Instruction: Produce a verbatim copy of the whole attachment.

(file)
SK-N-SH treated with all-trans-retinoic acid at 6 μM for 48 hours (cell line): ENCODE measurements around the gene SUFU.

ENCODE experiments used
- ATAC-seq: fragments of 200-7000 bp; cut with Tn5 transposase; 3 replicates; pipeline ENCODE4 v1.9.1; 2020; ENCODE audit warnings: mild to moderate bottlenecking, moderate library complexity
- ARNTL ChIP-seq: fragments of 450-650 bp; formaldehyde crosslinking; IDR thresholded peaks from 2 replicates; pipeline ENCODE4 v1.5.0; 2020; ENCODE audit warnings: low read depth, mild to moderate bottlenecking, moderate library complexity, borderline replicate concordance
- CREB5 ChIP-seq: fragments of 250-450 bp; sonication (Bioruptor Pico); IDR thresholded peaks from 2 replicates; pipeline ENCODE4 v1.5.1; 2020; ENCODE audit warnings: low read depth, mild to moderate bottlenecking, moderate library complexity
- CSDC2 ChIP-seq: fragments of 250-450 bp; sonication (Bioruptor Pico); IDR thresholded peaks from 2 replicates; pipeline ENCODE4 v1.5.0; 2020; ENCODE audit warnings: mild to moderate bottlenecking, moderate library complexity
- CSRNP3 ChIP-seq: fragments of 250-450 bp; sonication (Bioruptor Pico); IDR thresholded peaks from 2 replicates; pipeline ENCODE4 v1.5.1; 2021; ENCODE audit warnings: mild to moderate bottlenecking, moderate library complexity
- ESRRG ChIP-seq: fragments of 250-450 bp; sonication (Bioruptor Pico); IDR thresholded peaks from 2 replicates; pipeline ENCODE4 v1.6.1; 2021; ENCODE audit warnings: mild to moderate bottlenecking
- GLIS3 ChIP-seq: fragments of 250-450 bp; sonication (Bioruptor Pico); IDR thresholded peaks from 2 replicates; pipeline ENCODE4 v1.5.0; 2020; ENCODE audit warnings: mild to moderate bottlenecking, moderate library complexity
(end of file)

SK-N-SH treated with all-trans-retinoic acid at 6 μM for 48 hours (cell line): ENCODE measurements around the gene SUFU.

ENCODE experiments used
- ATAC-seq: fragments of 200-7000 bp; cut with Tn5 transposase; 3 replicates; pipeline ENCODE4 v1.9.1; 2020; ENCODE audit warnings: mild to moderate bottlenecking, moderate library complexity
- ARNTL ChIP-seq: fragments of 450-650 bp; formaldehyde crosslinking; IDR thresholded peaks from 2 replicates; pipeline ENCODE4 v1.5.0; 2020; ENCODE audit warnings: low read depth, mild to moderate bottlenecking, moderate library complexity, borderline replicate concordance
- CREB5 ChIP-seq: fragments of 250-450 bp; sonication (Bioruptor Pico); IDR thresholded peaks from 2 replicates; pipeline ENCODE4 v1.5.1; 2020; ENCODE audit warnings: low read depth, mild to moderate bottlenecking, moderate library complexity
- CSDC2 ChIP-seq: fragments of 250-450 bp; sonication (Bioruptor Pico); IDR thresholded peaks from 2 replicates; pipeline ENCODE4 v1.5.0; 2020; ENCODE audit warnings: mild to moderate bottlenecking, moderate library complexity
- CSRNP3 ChIP-seq: fragments of 250-450 bp; sonication (Bioruptor Pico); IDR thresholded peaks from 2 replicates; pipeline ENCODE4 v1.5.1; 2021; ENCODE audit warnings: mild to moderate bottlenecking, moderate library complexity
- ESRRG ChIP-seq: fragments of 250-450 bp; sonication (Bioruptor Pico); IDR thresholded peaks from 2 replicates; pipeline ENCODE4 v1.6.1; 2021; ENCODE audit warnings: mild to moderate bottlenecking
- GLIS3 ChIP-seq: fragments of 250-450 bp; sonication (Bioruptor Pico); IDR thresholded peaks from 2 replicates; pipeline ENCODE4 v1.5.0; 2020; ENCODE audit warnings: mild to moderate bottlenecking, moderate library complexity